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Business News of Saturday, 16 May 2015

Source: B&FT

IMF puts MPC in an uncompromising mood

The Monetary Policy Committee (MPC) of the Bank of Ghana voted on Wednesday 13th May 2015 to increase the monetary policy rate by 100 basis points to 22%.

According to them, the risks to inflation and economic growth remain high and a moderate tightening of the monetary policy rate and sustained fiscal consolidation is necessary to curb inflation and inflation expectations.

However, a careful analysis of the tight monetary policy stance from February 2013 to date reveals that it has lost its credibility in containing inflation due to the increase in central bank financing of government budget deficits and its interference in the foreign exchange market.

Given the IMF conditionality of reduction in central bank financing to 5% of previous years’ revenue in 2015 and zero in 2016 onward, and the reduction of BoG’s interference in the foreign exchange market, we expecteded the MPC to keep the monetary rate at 21%.

The current decision to increase the monetary policy rate to 22% could miss out on its key objective, given that the largest contributor to consumer inflation is from the cost-side. In particular, the high energy cost due to the power crisis and the high input costs due to the persistent depreciation of the cedi are exogenous to the producer and contribute largely to the increase in business cost of production.

Again, the expectations of inflation are heightened by failure on the part of government to honour its promises to solve the power crisis. This has increased the cost structure of most firms and translated into increases in prices on the domestic market.

As predicted by GN Research in our quarterly economic report, inflation ended the month of April at 16.8% and is expected to further increase to 17% in May 2015 due to pass-through effects of cedi depreciation on input costs and the high cost of production associated with the power crisis.

The increase in the monetary policy rate will rather have the following devastating effects on the domestic economy.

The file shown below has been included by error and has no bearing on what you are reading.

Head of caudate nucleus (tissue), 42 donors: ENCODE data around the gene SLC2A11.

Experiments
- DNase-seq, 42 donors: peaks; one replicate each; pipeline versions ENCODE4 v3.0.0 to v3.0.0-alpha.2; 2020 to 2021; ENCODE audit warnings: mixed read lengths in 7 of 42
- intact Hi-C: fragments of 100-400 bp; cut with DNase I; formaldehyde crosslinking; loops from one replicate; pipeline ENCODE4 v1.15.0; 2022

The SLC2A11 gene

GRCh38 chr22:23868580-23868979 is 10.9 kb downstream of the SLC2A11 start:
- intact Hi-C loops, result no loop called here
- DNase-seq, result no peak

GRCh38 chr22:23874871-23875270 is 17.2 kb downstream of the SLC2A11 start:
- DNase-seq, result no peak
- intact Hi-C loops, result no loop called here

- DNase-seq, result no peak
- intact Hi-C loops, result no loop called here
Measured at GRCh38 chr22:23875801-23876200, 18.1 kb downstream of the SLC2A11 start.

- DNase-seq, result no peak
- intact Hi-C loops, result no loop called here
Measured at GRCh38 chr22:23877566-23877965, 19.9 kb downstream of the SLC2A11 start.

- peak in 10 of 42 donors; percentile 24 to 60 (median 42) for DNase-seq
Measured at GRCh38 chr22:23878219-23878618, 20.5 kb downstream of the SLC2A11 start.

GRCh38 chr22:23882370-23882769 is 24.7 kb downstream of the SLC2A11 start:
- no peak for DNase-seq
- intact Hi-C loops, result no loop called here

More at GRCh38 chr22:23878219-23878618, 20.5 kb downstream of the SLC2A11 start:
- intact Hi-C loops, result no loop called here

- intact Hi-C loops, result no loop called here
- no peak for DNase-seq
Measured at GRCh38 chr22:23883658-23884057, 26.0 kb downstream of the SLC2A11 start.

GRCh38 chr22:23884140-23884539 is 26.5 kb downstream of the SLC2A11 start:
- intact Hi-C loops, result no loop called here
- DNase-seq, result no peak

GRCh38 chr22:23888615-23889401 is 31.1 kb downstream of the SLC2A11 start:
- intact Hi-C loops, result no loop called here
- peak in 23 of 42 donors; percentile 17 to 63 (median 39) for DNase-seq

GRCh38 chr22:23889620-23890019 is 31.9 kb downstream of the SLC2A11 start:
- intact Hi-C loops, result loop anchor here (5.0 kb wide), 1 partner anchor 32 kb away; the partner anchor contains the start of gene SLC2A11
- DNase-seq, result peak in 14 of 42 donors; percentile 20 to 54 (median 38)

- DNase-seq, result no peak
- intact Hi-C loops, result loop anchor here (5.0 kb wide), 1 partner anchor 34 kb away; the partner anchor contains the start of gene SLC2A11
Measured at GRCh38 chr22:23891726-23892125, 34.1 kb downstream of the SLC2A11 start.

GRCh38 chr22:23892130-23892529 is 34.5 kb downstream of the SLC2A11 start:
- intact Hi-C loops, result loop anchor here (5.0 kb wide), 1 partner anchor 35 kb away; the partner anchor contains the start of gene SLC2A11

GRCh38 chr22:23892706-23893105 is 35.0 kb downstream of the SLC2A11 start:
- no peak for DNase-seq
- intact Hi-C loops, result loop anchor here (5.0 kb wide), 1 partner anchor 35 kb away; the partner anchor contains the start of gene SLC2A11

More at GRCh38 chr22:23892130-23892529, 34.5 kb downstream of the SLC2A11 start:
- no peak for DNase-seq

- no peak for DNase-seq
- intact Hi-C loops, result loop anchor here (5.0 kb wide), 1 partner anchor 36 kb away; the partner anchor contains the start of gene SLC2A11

1. Lending rates are expected to go up given that the rate at which commercial banks borrow from the central bank has gone up. This will attract risky borrowers and increase the probability of default. Again, the collateral requirement of commercial banks is likely to go up due to the increase in probability of default. Currently, lending rates are hovering above 30%, which is already too high for businesses to pay.

2. Given that most businesses rely on financial institutions for credit to expand their business or to augment their working capital due to the rising cost of production, we expect stifling of business growth and increase in unemployment levels. Coupled with the ongoing fiscal consolidation, weakening of the domestic currency, and high cost of production due to the energy crisis we expect the economic growth rate to fall below the IMF’s estimate of 3.5% by end of 2015.

3. The average returns on the Ghana Stock Exchange (GSE) could dip further given the expected increase in interest rates on money market instruments. This is because most investors will divert their funds into money market instruments to safeguard their capital and maximise returns within the short- to medium-term. The Ghana Stock exchange underperformed in the first quarter of this year; however, there were signs of recovery in the latter part of March. As at 8th May 2015, the GSE recorded average returns of -0.26% and this expected to further dip given the increase in the monetary policy rate to 22%, ceteris paribus.

4. Again, the expected increase in interest rate yields will increase the cost of new debt by government and further increase the total public debt stock, which stood at GH?88.2billion (representing 65.3% of GDP)at end of first quarter 2015.